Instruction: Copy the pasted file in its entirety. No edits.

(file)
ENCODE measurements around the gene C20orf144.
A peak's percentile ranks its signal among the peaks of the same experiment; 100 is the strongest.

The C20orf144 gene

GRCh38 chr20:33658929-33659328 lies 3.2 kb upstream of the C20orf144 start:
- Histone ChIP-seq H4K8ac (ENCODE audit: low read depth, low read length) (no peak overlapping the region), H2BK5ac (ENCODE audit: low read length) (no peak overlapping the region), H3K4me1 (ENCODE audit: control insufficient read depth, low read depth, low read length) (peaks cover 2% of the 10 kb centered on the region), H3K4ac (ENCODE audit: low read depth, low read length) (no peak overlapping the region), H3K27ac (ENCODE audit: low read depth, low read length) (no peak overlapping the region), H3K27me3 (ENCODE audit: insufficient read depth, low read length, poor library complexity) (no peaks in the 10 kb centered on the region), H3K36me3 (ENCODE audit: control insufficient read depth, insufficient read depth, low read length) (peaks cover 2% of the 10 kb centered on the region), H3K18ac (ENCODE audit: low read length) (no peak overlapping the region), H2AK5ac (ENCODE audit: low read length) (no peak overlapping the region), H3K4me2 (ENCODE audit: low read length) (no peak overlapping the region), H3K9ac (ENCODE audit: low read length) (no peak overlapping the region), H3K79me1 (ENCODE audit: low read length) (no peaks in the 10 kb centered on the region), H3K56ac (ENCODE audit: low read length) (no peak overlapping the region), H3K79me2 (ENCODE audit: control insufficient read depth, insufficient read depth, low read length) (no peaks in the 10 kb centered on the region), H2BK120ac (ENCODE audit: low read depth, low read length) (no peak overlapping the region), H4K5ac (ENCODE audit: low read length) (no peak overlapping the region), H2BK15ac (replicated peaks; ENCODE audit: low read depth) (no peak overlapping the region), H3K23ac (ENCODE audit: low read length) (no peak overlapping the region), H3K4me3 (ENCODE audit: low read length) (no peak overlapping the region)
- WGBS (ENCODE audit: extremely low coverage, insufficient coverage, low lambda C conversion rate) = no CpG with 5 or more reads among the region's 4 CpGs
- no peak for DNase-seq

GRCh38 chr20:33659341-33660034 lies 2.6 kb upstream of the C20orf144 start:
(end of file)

ENCODE measurements around the gene C20orf144.
A peak's percentile ranks its signal among the peaks of the same experiment; 100 is the strongest.

The C20orf144 gene

GRCh38 chr20:33658929-33659328 lies 3.2 kb upstream of the C20orf144 start:
- Histone ChIP-seq H4K8ac (ENCODE audit: low read depth, low read length) (no peak overlapping the region), H2BK5ac (ENCODE audit: low read length) (no peak overlapping the region), H3K4me1 (ENCODE audit: control insufficient read depth, low read depth, low read length) (peaks cover 2% of the 10 kb centered on the region), H3K4ac (ENCODE audit: low read depth, low read length) (no peak overlapping the region), H3K27ac (ENCODE audit: low read depth, low read length) (no peak overlapping the region), H3K27me3 (ENCODE audit: insufficient read depth, low read length, poor library complexity) (no peaks in the 10 kb centered on the region), H3K36me3 (ENCODE audit: control insufficient read depth, insufficient read depth, low read length) (peaks cover 2% of the 10 kb centered on the region), H3K18ac (ENCODE audit: low read length) (no peak overlapping the region), H2AK5ac (ENCODE audit: low read length) (no peak overlapping the region), H3K4me2 (ENCODE audit: low read length) (no peak overlapping the region), H3K9ac (ENCODE audit: low read length) (no peak overlapping the region), H3K79me1 (ENCODE audit: low read length) (no peaks in the 10 kb centered on the region), H3K56ac (ENCODE audit: low read length) (no peak overlapping the region), H3K79me2 (ENCODE audit: control insufficient read depth, insufficient read depth, low read length) (no peaks in the 10 kb centered on the region), H2BK120ac (ENCODE audit: low read depth, low read length) (no peak overlapping the region), H4K5ac (ENCODE audit: low read length) (no peak overlapping the region), H2BK15ac (replicated peaks; ENCODE audit: low read depth) (no peak overlapping the region), H3K23ac (ENCODE audit: low read length) (no peak overlapping the region), H3K4me3 (ENCODE audit: low read length) (no peak overlapping the region)
- WGBS (ENCODE audit: extremely low coverage, insufficient coverage, low lambda C conversion rate) = no CpG with 5 or more reads among the region's 4 CpGs
- no peak for DNase-seq

GRCh38 chr20:33659341-33660034 lies 2.6 kb upstream of the C20orf144 start: